Moped thieves in London may have a new nemesis swooping down from the sky – police drones.
This week, Scotland Yard announced a preliminary plan to deploy drones across the city to stop the growing problem of moped theft. Reportedly, gangs are stealing the small motor bikes in order to commit drive-by shootings and armed robbery.
The Metropolitan Police told British media that discussions have taken place at high levels concerning the purchase of a “fleet of police drones.”
“The applications of unmanned aerial vehicles to tackle suspects using two wheeled vehicles to commit crime are currently being discussed at a national level by the NPCC national steering group and the Centre for Applied Science and Technology,” a Scotland Yard official stated.
“Should this prove to be an effective policing tool in such circumstances, police forces would be able to procure them when they came onto the market.”
In an interview with The Evening Standard, London aviation expert Julian Bray said using UAVs to chase moped thieves would likely save money and lives – especially those of bystanders who could be injured or killed in a high-speed pursuit.
“It would be much cheaper and the drone could sit over an area and direct ground units to the fleeing car or motorbike,” Bray said. “There are issues with Civil Aviation Authority rules but I am sure they will make it work because it could save money and it may save lives, because you would not have police cars tearing after suspects in high-speed chases.”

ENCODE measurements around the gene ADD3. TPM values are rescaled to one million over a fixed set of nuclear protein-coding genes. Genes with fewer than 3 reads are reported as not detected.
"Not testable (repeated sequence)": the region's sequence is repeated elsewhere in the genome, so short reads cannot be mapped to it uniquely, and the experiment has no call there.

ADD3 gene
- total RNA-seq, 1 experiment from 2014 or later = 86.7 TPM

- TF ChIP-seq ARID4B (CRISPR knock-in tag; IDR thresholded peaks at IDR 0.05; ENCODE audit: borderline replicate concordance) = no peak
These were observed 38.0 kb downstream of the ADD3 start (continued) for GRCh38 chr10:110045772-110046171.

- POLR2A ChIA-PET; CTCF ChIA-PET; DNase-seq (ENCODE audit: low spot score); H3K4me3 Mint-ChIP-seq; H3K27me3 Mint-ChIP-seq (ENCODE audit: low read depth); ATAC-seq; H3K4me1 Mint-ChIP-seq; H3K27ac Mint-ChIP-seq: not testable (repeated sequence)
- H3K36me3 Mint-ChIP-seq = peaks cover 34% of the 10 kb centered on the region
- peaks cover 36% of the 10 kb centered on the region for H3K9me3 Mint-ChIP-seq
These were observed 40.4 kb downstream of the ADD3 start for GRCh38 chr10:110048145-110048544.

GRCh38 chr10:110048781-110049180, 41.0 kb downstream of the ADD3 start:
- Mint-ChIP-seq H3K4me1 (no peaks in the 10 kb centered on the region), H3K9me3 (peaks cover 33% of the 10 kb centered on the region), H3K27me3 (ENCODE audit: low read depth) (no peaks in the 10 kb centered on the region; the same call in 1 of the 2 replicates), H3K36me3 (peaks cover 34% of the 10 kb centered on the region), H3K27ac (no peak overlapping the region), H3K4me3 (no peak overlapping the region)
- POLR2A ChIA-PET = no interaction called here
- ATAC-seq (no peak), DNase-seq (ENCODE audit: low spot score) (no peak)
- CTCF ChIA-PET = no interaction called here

Police deployment of drones is moving across Britain even faster than the nation’s inevitable exit from the EU. For example, Constabulary of Durham recently applied for Civil Aviation Authority permit to down and operate two drones.
Officials want to use UAVs for surveillance against organized crime elements as well as to monitor traffic accidents. The department plans to share any data obtained with neighboring police.
The nearby Cleveland Police department also hopes drones can provide an inexpensive search and investigation tool.
Two thirds of fire services in the UK and half of police forces are now using drones or have plans to do so.
Jason is a longstanding contributor to DroneLife with an avid interest in all things tech. He focuses on anti-drone technologies and the public safety sector; police, fire, and search and rescue.
Beginning his career as a journalist in 1996, Jason has since written and edited thousands of engaging news articles, blog posts, press releases and online content.
Subscribe to DroneLife here.